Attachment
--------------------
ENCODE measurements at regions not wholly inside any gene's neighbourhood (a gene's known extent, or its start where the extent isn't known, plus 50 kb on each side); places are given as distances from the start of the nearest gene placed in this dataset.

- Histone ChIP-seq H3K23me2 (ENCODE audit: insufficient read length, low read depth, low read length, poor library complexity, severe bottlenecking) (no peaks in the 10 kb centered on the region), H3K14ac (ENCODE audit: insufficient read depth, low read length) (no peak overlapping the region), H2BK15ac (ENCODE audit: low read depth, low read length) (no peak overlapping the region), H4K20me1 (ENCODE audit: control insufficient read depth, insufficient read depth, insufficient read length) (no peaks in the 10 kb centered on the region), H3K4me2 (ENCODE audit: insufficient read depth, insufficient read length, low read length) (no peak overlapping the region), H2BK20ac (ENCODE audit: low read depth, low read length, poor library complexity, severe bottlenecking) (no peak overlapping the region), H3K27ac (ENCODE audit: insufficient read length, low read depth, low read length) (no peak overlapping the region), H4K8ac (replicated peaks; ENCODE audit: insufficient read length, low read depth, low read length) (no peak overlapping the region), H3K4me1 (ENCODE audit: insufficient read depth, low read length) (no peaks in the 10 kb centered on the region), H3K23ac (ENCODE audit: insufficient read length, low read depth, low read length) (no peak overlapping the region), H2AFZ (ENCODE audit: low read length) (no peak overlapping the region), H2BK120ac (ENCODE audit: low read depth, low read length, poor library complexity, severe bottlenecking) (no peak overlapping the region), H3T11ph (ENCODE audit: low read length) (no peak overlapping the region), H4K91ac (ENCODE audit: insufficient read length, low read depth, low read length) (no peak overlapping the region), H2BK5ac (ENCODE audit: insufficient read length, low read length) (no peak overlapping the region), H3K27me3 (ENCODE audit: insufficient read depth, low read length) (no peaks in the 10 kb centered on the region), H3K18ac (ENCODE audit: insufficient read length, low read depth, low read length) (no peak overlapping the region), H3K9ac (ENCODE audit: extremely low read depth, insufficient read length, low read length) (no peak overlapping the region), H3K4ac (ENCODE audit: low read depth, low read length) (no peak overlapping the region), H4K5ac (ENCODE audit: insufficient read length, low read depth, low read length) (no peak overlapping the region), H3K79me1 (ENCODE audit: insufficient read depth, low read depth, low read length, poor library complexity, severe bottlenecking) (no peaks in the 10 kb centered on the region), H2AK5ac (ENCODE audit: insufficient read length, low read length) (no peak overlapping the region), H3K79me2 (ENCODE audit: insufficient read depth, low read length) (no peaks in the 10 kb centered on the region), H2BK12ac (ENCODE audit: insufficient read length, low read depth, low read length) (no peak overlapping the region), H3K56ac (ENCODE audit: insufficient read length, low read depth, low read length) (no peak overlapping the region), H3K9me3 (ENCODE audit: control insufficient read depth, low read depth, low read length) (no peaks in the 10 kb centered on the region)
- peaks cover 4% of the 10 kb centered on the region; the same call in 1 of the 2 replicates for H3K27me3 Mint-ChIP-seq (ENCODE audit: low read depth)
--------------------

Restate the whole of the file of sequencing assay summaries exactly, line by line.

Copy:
ENCODE measurements at regions not wholly inside any gene's neighbourhood (a gene's known extent, or its start where the extent isn't known, plus 50 kb on each side); places are given as distances from the start of the nearest gene placed in this dataset.

- Histone ChIP-seq H3K23me2 (ENCODE audit: insufficient read length, low read depth, low read length, poor library complexity, severe bottlenecking) (no peaks in the 10 kb centered on the region), H3K14ac (ENCODE audit: insufficient read depth, low read length) (no peak overlapping the region), H2BK15ac (ENCODE audit: low read depth, low read length) (no peak overlapping the region), H4K20me1 (ENCODE audit: control insufficient read depth, insufficient read depth, insufficient read length) (no peaks in the 10 kb centered on the region), H3K4me2 (ENCODE audit: insufficient read depth, insufficient read length, low read length) (no peak overlapping the region), H2BK20ac (ENCODE audit: low read depth, low read length, poor library complexity, severe bottlenecking) (no peak overlapping the region), H3K27ac (ENCODE audit: insufficient read length, low read depth, low read length) (no peak overlapping the region), H4K8ac (replicated peaks; ENCODE audit: insufficient read length, low read depth, low read length) (no peak overlapping the region), H3K4me1 (ENCODE audit: insufficient read depth, low read length) (no peaks in the 10 kb centered on the region), H3K23ac (ENCODE audit: insufficient read length, low read depth, low read length) (no peak overlapping the region), H2AFZ (ENCODE audit: low read length) (no peak overlapping the region), H2BK120ac (ENCODE audit: low read depth, low read length, poor library complexity, severe bottlenecking) (no peak overlapping the region), H3T11ph (ENCODE audit: low read length) (no peak overlapping the region), H4K91ac (ENCODE audit: insufficient read length, low read depth, low read length) (no peak overlapping the region), H2BK5ac (ENCODE audit: insufficient read length, low read length) (no peak overlapping the region), H3K27me3 (ENCODE audit: insufficient read depth, low read length) (no peaks in the 10 kb centered on the region), H3K18ac (ENCODE audit: insufficient read length, low read depth, low read length) (no peak overlapping the region), H3K9ac (ENCODE audit: extremely low read depth, insufficient read length, low read length) (no peak overlapping the region), H3K4ac (ENCODE audit: low read depth, low read length) (no peak overlapping the region), H4K5ac (ENCODE audit: insufficient read length, low read depth, low read length) (no peak overlapping the region), H3K79me1 (ENCODE audit: insufficient read depth, low read depth, low read length, poor library complexity, severe bottlenecking) (no peaks in the 10 kb centered on the region), H2AK5ac (ENCODE audit: insufficient read length, low read length) (no peak overlapping the region), H3K79me2 (ENCODE audit: insufficient read depth, low read length) (no peaks in the 10 kb centered on the region), H2BK12ac (ENCODE audit: insufficient read length, low read depth, low read length) (no peak overlapping the region), H3K56ac (ENCODE audit: insufficient read length, low read depth, low read length) (no peak overlapping the region), H3K9me3 (ENCODE audit: control insufficient read depth, low read depth, low read length) (no peaks in the 10 kb centered on the region)
- peaks cover 4% of the 10 kb centered on the region; the same call in 1 of the 2 replicates for H3K27me3 Mint-ChIP-seq (ENCODE audit: low read depth)